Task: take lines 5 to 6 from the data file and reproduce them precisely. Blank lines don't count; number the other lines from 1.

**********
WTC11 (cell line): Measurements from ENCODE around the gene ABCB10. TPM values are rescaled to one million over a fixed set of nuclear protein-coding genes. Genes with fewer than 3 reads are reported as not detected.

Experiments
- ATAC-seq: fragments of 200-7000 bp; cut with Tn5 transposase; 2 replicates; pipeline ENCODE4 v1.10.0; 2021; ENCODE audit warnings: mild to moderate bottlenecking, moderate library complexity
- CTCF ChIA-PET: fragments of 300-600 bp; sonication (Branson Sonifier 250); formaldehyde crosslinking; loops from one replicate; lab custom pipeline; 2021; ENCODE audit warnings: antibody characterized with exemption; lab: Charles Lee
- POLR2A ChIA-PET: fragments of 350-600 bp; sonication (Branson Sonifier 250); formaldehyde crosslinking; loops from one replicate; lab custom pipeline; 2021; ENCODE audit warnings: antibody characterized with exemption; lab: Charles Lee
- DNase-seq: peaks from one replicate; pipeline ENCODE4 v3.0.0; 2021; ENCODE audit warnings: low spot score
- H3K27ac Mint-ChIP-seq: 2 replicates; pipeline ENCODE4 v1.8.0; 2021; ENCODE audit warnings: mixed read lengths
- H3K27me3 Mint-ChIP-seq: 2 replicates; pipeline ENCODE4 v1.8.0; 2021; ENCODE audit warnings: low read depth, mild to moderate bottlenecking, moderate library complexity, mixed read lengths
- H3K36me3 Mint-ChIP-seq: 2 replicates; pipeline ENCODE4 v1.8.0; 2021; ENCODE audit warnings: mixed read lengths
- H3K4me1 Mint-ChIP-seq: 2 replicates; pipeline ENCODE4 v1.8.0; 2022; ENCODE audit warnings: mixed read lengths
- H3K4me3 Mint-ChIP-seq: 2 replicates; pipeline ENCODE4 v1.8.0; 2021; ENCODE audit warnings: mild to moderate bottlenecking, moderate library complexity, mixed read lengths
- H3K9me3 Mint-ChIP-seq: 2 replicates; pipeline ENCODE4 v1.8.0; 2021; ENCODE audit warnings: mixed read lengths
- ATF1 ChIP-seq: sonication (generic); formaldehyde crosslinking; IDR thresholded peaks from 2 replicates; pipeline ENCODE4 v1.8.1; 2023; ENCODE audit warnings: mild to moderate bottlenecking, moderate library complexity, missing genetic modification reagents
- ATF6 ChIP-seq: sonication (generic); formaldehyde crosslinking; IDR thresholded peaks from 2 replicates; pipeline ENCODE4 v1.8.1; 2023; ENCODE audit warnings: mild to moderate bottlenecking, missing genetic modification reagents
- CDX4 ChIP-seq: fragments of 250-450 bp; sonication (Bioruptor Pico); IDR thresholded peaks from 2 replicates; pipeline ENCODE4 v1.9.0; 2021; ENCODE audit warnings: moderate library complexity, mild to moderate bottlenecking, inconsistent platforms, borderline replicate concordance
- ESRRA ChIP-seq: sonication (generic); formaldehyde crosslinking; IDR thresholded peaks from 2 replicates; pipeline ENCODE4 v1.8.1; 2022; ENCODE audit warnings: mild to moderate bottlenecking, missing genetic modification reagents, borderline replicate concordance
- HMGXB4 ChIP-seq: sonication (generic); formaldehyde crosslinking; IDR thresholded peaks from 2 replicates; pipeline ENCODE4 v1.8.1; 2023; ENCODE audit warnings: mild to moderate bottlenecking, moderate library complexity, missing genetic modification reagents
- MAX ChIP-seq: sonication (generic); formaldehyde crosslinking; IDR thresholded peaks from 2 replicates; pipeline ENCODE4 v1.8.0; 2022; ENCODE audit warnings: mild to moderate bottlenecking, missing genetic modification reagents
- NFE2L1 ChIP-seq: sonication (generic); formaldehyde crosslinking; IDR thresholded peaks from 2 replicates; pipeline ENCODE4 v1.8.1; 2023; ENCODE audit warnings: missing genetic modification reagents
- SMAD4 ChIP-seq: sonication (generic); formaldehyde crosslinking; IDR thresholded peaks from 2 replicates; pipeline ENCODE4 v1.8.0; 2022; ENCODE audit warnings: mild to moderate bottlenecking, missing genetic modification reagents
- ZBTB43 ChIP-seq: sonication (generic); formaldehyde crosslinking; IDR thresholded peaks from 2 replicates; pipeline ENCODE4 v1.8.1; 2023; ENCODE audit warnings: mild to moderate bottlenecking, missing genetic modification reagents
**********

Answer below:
- POLR2A ChIA-PET: fragments of 350-600 bp; sonication (Branson Sonifier 250); formaldehyde crosslinking; loops from one replicate; lab custom pipeline; 2021; ENCODE audit warnings: antibody characterized with exemption; lab: Charles Lee
- DNase-seq: peaks from one replicate; pipeline ENCODE4 v3.0.0; 2021; ENCODE audit warnings: low spot score